Endless Mayfly illustrates how you can combine network and narrative analysis with external reporting to arrive at attribution. It also highlights the difficulty involved in attributing information operations to a specific actor, why multiple indicators are required, and how to use a confidence level to indicate your level of certitude for the attribution.
Ultimately, attribution is a difficult task often constrained by imperfect information, unless you’re able to elicit a confession or secure definitive proof. This is why attribution is often expressed as a probabilistic estimate in many media manipulation cases.
Triangulating multiple data points and analyses
Due to the clandestine nature of information operations, the ability for actors to engage in “false flag” campaigns, and the ephemeral nature of evidence, attribution should be the result of a combination of analysis and evidence. With Endless Mayfly, we concluded with moderate confidence that it was an Iran-aligned operation because of indicators derived from three types of analysis:
- Narrative analysis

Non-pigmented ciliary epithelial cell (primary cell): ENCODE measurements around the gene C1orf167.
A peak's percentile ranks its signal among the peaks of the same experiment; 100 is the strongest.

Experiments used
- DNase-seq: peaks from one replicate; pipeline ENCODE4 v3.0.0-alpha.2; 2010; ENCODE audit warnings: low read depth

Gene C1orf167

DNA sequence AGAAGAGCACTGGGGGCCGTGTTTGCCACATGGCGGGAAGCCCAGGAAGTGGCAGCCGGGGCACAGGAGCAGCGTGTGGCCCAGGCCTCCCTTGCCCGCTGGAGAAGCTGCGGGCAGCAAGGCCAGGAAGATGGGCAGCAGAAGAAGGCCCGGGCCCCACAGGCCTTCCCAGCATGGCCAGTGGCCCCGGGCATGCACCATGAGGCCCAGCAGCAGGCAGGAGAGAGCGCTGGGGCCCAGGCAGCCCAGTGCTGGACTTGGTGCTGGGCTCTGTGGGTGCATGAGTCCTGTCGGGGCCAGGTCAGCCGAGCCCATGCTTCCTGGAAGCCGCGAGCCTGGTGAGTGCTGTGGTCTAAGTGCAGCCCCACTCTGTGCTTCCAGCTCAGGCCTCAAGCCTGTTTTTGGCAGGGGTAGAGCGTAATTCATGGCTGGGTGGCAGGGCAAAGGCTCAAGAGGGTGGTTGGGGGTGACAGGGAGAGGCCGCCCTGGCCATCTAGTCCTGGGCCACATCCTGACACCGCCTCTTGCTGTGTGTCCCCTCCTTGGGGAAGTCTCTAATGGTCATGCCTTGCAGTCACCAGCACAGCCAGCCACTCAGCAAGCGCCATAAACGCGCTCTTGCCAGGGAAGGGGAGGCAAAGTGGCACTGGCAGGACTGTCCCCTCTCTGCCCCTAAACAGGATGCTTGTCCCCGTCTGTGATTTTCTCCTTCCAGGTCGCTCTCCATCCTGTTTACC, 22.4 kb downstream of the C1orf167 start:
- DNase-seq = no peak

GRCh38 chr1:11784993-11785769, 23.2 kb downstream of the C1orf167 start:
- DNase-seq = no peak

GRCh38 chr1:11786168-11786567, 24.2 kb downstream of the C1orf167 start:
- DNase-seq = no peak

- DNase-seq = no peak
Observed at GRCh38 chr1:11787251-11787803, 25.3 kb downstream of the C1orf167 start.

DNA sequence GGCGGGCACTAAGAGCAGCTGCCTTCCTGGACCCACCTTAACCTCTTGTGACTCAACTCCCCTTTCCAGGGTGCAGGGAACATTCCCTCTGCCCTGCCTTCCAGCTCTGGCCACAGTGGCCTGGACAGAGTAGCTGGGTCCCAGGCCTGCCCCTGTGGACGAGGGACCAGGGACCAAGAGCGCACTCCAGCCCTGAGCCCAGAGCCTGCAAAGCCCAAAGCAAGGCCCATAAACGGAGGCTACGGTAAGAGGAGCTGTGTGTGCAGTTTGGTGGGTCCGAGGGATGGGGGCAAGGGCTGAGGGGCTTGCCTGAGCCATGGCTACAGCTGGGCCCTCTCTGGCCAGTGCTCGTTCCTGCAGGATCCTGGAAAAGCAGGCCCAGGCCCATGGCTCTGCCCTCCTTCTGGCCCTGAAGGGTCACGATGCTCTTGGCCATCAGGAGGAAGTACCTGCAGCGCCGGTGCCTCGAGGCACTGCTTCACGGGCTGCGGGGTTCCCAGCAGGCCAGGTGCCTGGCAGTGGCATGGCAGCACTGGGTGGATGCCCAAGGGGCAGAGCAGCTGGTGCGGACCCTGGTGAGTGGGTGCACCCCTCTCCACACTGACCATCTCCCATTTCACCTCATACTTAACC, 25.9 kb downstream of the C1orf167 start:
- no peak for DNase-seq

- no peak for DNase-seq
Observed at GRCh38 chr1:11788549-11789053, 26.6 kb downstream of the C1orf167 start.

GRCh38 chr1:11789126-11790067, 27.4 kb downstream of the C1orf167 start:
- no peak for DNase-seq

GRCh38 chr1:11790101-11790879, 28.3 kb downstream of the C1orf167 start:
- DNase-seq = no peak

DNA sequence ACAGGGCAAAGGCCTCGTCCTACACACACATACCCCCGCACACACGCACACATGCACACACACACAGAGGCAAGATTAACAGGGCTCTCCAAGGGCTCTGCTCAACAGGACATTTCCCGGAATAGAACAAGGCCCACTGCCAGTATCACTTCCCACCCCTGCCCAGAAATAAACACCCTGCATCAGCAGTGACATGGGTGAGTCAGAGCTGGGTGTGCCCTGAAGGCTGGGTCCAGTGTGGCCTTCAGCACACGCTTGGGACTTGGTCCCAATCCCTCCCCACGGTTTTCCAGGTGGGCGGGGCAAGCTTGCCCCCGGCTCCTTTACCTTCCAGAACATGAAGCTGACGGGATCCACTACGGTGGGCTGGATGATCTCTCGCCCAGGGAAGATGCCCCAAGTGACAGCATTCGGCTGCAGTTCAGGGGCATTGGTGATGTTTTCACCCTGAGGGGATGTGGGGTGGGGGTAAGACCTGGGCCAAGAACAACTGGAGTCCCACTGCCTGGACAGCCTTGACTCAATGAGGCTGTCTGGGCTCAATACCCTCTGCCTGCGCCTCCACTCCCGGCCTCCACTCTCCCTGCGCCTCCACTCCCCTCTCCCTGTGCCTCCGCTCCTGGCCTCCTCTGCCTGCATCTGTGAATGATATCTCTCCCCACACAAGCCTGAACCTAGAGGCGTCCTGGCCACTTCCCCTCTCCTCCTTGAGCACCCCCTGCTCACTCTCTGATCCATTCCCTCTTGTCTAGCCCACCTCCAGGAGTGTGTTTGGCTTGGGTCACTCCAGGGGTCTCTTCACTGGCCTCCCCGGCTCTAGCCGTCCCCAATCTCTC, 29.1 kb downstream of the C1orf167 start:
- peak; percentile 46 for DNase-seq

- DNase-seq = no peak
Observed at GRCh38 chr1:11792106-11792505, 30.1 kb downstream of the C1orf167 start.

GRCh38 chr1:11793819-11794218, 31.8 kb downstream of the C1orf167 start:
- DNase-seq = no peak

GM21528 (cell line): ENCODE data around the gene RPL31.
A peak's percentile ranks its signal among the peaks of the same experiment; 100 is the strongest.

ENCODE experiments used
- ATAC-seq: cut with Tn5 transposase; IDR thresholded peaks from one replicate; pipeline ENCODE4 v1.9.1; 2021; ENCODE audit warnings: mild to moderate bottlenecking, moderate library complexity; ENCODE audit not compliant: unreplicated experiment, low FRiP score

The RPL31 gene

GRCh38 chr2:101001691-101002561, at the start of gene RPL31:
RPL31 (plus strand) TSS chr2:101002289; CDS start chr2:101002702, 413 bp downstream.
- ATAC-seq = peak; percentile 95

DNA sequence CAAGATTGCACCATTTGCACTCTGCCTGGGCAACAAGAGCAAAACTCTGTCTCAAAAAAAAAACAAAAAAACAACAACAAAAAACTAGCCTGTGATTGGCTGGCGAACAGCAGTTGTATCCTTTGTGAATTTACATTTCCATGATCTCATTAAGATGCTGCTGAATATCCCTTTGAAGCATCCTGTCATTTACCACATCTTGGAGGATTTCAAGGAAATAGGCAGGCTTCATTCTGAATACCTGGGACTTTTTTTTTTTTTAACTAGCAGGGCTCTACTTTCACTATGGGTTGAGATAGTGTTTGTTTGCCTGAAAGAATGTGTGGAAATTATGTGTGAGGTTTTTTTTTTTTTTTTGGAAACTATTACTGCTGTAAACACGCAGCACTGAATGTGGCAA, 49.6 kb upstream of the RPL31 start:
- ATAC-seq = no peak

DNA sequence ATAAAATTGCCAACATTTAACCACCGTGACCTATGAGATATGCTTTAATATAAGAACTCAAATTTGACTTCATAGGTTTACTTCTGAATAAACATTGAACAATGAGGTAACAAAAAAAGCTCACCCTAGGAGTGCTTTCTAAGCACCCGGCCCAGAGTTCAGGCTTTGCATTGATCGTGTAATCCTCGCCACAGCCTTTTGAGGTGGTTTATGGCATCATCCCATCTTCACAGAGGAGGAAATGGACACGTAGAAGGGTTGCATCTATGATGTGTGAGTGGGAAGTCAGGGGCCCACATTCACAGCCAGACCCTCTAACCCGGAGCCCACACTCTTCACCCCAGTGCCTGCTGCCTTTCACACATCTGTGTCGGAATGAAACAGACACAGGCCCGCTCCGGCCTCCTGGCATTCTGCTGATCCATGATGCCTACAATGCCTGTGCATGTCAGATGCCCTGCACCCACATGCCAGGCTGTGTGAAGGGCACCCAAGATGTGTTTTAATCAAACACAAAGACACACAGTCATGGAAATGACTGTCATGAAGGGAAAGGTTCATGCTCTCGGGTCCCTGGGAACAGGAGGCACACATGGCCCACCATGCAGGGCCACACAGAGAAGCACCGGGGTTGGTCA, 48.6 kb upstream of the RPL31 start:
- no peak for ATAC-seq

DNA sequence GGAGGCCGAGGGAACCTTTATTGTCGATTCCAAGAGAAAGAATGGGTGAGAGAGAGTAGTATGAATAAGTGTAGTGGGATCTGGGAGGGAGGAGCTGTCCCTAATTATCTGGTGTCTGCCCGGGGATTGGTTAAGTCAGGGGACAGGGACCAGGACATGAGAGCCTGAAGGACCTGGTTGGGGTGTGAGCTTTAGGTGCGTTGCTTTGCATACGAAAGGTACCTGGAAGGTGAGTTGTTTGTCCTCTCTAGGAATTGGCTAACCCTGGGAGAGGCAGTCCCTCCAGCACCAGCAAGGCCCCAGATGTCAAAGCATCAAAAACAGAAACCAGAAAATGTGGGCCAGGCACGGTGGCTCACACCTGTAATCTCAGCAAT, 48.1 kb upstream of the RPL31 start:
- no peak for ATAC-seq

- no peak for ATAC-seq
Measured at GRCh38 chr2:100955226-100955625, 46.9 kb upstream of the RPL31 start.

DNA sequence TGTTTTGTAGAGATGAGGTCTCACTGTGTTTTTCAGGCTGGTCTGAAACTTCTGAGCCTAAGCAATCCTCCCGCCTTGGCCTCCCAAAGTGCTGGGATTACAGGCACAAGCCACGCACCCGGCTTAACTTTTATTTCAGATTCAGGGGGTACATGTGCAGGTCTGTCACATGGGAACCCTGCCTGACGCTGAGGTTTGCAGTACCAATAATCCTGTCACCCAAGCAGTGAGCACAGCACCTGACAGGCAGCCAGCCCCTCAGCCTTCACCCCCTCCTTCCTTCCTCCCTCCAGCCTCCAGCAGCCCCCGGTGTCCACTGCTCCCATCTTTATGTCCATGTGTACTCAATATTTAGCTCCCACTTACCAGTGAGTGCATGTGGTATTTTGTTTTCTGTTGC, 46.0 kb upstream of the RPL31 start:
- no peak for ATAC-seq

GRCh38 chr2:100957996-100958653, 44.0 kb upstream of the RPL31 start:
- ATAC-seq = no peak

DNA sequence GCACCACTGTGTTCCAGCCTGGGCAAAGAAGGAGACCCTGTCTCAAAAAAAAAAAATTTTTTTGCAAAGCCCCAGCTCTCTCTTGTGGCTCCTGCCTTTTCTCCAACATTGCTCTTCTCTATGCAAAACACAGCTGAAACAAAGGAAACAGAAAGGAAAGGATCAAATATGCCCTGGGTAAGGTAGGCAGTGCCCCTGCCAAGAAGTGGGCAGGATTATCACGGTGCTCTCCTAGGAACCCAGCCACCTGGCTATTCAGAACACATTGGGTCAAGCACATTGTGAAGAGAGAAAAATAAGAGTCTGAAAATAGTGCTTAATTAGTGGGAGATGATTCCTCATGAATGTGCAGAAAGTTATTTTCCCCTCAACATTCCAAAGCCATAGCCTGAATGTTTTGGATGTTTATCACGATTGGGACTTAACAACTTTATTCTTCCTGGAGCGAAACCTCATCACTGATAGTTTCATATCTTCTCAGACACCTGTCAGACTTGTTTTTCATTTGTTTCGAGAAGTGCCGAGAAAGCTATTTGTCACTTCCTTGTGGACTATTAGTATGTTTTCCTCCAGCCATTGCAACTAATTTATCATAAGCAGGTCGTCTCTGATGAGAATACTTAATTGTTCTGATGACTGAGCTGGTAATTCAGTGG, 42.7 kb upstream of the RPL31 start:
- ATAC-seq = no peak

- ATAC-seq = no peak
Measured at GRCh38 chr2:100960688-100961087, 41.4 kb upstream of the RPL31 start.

- Network analysis
- External reporting and analysis
1. Narrative analysis
Using content and discourse analysis on the 135 inauthentic articles collected in our investigation, we determined that the narratives being propagated were aligned with Iran’s interests. Each article was coded into categories that were determined after an initial reading of all the articles. Two rounds of coding were conducted: The first round was executed independently by two researchers, and a second round was conducted together by the same researchers to resolve any discrepancies. This table represents the results of our coding process.
After all the articles were coded, we were able to determine the most common narratives propagated by Endless Mayfly. We compared these with our preliminary research on the region. This involved extensive research to understand the region’s rivalries and alliances, geopolitical interests and threats, and history of information controls. This was necessary for us to contextualize the evidence and situate the narratives in the broader political context. With the results of the coding in hand, we determined that these narratives were most likely serving the interests of Iran.